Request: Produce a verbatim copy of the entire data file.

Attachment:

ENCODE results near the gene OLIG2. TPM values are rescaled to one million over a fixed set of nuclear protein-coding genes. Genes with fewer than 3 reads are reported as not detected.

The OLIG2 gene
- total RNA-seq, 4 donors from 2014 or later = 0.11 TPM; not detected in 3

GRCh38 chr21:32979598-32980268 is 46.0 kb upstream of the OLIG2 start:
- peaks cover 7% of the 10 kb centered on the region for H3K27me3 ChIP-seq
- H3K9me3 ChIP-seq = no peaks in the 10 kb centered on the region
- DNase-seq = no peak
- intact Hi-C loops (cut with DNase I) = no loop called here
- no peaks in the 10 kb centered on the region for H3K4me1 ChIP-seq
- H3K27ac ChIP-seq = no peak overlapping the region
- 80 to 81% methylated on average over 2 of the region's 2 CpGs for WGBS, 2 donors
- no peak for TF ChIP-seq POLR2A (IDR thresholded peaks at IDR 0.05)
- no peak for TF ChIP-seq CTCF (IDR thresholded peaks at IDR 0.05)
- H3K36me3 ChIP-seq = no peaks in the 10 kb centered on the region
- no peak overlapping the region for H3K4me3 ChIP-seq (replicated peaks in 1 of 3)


ENCODE results near the gene OLIG2. TPM values are rescaled to one million over a fixed set of nuclear protein-coding genes. Genes with fewer than 3 reads are reported as not detected.

The OLIG2 gene
- total RNA-seq, 4 donors from 2014 or later = 0.11 TPM; not detected in 3

GRCh38 chr21:32979598-32980268 is 46.0 kb upstream of the OLIG2 start:
- peaks cover 7% of the 10 kb centered on the region for H3K27me3 ChIP-seq
- H3K9me3 ChIP-seq = no peaks in the 10 kb centered on the region
- DNase-seq = no peak
- intact Hi-C loops (cut with DNase I) = no loop called here
- no peaks in the 10 kb centered on the region for H3K4me1 ChIP-seq
- H3K27ac ChIP-seq = no peak overlapping the region
- 80 to 81% methylated on average over 2 of the region's 2 CpGs for WGBS, 2 donors
- no peak for TF ChIP-seq POLR2A (IDR thresholded peaks at IDR 0.05)
- no peak for TF ChIP-seq CTCF (IDR thresholded peaks at IDR 0.05)
- H3K36me3 ChIP-seq = no peaks in the 10 kb centered on the region
- no peak overlapping the region for H3K4me3 ChIP-seq (replicated peaks in 1 of 3)